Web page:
Jun 132014
 
© Copyright Joanne Hus

© Copyright Joanne Hus

Lately, I’ve been reading several books about the power of positive thinking. As I was falling asleep the other night, after spending a few hours reading and thinking about the power of our thoughts, the image of a garden popped into my head.

The next morning, it came to me that my mind is a garden. I have a kitchen garden for my livelihood. This is where I grow my income: commissions, business ideas, creative projects of many varieties. I have rows for art, illustration, fiction, essays, design, licensing, and so on. I have a cutting garden of a huge variety of blooms to share with the people in my life. This is where I nurture my relationships with family, friends, the world at large.

Like any garden, the garden of my mind takes effort. I have to plant the seeds: picture what I want in vivid detail, experience the feelings I would have if these things were already in my life. I have to water my garden: come up with a written plan, take action. I have to weed my garden: cast out all negative thought, worry, doubt, and fear. And I have to have faith that the sun and the rain will be provided in the right measure: trust that the right influences have already been put into motion in my life so that I will have a good harvest.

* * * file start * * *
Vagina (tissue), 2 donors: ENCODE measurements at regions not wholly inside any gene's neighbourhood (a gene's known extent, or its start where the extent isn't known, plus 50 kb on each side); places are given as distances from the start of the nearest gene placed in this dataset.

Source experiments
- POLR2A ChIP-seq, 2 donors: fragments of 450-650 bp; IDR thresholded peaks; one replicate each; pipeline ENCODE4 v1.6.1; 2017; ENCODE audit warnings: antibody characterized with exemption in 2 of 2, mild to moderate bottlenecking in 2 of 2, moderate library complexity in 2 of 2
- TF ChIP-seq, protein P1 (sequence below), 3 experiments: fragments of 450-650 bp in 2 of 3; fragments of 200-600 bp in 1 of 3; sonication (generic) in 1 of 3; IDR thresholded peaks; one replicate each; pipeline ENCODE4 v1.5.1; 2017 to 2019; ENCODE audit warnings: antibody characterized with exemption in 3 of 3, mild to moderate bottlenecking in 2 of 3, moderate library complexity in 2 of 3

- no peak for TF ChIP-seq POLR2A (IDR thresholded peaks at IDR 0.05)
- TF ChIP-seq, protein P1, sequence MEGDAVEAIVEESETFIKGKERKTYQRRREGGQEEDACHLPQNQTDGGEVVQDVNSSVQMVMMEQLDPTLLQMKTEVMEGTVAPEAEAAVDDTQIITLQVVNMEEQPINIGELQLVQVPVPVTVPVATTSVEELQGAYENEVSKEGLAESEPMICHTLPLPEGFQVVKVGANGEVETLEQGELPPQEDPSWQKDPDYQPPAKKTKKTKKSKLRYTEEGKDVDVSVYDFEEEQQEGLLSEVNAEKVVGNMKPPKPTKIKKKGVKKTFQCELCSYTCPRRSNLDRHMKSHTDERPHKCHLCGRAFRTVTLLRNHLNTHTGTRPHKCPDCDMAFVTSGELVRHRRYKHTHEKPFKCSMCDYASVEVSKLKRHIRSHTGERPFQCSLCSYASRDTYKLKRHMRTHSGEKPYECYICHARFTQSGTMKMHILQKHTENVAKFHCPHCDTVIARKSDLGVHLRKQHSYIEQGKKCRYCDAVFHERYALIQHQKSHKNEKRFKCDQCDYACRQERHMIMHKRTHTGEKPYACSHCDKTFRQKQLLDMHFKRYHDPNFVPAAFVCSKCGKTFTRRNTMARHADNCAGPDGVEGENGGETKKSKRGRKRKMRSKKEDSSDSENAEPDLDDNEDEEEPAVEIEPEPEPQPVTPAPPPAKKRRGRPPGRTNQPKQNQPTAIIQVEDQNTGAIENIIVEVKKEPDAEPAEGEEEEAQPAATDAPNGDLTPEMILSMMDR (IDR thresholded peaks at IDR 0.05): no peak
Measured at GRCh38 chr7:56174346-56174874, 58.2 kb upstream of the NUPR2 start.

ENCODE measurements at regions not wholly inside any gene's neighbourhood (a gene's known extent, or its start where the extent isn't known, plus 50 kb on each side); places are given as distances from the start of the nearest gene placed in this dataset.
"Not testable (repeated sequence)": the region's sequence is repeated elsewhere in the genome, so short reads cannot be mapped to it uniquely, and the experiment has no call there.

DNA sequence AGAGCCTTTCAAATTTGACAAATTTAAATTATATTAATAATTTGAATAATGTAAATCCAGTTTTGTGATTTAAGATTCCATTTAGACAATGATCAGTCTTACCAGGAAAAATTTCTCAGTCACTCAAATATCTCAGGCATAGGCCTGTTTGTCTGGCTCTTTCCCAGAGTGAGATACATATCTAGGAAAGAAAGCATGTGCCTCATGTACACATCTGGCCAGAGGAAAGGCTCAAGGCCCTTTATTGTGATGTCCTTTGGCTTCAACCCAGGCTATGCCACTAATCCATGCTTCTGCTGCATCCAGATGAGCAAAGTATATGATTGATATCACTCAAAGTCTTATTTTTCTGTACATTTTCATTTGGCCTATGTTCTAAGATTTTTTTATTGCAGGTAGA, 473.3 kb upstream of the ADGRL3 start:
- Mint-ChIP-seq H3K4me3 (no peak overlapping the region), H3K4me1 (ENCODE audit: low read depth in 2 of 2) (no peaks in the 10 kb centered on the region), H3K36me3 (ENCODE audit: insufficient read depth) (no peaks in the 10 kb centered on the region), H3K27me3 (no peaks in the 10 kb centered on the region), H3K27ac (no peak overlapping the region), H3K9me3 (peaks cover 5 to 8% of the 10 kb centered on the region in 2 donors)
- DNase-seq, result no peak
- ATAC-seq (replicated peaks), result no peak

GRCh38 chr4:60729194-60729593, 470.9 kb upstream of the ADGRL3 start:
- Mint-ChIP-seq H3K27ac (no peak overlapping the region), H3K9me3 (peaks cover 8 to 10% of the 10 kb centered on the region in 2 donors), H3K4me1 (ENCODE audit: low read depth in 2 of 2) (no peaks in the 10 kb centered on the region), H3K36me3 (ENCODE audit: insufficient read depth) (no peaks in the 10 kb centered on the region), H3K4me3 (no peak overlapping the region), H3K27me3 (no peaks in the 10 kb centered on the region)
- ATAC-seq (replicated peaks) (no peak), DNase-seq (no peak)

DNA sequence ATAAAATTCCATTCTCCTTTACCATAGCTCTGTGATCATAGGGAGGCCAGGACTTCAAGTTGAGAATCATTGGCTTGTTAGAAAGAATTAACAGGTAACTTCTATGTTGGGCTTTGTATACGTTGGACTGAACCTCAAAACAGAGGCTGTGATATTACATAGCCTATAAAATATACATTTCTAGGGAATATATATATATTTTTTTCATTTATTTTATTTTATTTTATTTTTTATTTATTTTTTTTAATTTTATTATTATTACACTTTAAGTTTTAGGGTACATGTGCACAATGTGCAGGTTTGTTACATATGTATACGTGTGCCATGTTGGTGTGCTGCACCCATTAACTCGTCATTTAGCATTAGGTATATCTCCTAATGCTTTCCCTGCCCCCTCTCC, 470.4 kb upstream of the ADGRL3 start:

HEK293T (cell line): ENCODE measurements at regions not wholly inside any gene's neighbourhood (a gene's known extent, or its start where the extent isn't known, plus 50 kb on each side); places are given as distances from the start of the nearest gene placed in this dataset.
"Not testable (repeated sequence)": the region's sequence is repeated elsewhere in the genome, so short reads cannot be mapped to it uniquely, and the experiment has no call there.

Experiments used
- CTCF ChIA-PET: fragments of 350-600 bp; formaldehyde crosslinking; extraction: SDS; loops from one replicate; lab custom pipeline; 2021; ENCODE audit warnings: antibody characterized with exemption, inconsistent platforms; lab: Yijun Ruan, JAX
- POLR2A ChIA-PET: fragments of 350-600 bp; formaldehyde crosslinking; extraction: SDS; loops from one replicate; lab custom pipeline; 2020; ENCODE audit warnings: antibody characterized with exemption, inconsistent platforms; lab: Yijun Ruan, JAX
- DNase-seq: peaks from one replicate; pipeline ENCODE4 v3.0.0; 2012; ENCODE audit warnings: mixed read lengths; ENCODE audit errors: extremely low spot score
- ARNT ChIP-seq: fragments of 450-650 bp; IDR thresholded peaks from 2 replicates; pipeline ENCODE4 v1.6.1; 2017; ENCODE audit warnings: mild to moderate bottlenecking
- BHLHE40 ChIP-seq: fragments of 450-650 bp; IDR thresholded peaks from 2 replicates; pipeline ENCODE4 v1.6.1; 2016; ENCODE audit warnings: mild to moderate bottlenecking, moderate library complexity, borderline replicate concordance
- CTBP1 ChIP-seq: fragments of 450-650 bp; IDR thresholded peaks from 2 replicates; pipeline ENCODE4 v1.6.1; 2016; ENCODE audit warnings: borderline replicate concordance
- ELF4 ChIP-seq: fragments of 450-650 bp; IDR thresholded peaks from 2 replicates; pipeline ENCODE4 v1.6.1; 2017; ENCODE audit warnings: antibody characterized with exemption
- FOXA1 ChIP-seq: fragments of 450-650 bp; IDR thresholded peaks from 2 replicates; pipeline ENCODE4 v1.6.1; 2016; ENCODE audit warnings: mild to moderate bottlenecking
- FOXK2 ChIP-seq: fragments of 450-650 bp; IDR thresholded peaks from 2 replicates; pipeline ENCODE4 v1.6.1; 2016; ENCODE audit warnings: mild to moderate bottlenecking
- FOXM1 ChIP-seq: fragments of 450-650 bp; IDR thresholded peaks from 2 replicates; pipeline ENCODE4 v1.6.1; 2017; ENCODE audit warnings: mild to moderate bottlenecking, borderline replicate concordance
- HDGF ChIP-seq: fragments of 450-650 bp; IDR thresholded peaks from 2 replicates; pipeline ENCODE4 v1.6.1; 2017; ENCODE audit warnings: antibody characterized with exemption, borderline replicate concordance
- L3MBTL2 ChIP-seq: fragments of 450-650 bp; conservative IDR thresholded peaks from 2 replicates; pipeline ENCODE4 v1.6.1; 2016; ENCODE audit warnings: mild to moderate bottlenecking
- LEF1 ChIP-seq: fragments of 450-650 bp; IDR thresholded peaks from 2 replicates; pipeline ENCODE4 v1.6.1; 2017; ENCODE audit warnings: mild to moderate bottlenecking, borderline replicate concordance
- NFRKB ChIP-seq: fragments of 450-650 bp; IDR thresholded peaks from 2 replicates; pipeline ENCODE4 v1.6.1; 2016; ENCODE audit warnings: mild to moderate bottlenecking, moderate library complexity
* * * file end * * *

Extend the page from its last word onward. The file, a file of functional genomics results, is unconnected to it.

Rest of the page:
I like this image a lot. It helps me to remember to take care of the only things that are truly in my power—my thoughts and my actions. It also reminds me that by guarding my thoughts and taking action, I am making space for the good things to grow in my life.

So what would happen if I expected the garden to yield a good harvest without focused effort on my part? Well, first of all, the weeds of doubt and fear would start to grow. The good plants might struggle and maybe even yield some fruit, but the harvest would be far less than if I had tended my garden. If I then used that disappointing harvest as an excuse not to make any effort at all, the weeds of doubt and fear would take over, choking off every good thing.

But seeing my mind as the most wonderful and powerful garden inspires me to acquire a green thumb. I carefully tend each plant. I ruthlessly pull up each weed and cast it into the fire.

You, too, have a garden. If we each do our part, our gardens will yield ten-fold, a hundred-fold. And together, we can share that good harvest with the rest of the world.

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